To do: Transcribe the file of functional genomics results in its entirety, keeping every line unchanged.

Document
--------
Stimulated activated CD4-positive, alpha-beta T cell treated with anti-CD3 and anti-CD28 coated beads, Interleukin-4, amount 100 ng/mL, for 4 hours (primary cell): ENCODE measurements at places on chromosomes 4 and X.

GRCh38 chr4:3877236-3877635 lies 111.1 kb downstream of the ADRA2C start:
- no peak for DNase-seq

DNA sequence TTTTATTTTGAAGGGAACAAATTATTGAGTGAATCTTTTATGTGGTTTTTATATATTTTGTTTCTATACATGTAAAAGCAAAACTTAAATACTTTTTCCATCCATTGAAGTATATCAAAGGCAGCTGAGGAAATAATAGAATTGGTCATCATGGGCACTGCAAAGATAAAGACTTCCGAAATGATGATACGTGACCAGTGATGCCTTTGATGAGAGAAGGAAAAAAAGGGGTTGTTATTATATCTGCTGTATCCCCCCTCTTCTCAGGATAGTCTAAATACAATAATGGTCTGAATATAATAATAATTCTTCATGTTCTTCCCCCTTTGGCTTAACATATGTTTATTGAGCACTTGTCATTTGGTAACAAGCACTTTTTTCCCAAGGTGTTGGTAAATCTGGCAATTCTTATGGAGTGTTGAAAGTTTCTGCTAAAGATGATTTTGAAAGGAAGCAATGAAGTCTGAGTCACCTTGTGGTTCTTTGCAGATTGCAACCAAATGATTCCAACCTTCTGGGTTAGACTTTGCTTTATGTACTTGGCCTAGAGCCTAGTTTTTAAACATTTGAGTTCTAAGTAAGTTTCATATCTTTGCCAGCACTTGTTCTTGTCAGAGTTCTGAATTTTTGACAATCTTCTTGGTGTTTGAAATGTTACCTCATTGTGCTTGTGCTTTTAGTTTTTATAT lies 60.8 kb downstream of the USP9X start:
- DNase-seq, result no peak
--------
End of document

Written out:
Stimulated activated CD4-positive, alpha-beta T cell treated with anti-CD3 and anti-CD28 coated beads, Interleukin-4, amount 100 ng/mL, for 4 hours (primary cell): ENCODE measurements at places on chromosomes 4 and X.

GRCh38 chr4:3877236-3877635 lies 111.1 kb downstream of the ADRA2C start:
- no peak for DNase-seq

DNA sequence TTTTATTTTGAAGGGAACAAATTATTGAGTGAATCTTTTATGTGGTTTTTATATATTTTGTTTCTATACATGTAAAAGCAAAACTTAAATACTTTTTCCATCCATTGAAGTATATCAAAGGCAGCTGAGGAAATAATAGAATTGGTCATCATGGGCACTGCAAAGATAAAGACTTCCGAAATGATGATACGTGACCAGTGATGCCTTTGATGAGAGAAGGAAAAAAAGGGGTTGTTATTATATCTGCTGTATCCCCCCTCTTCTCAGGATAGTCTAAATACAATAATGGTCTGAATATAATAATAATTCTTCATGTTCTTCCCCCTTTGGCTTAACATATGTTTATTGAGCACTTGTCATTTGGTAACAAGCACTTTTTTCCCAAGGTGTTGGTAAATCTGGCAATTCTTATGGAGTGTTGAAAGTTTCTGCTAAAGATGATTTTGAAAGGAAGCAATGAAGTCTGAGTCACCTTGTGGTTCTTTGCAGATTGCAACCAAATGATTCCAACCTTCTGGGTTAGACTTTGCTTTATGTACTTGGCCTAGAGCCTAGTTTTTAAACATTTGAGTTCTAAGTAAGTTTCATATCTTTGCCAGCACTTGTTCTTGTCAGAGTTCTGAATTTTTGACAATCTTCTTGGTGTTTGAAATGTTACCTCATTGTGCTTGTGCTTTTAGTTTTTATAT lies 60.8 kb downstream of the USP9X start:
- DNase-seq, result no peak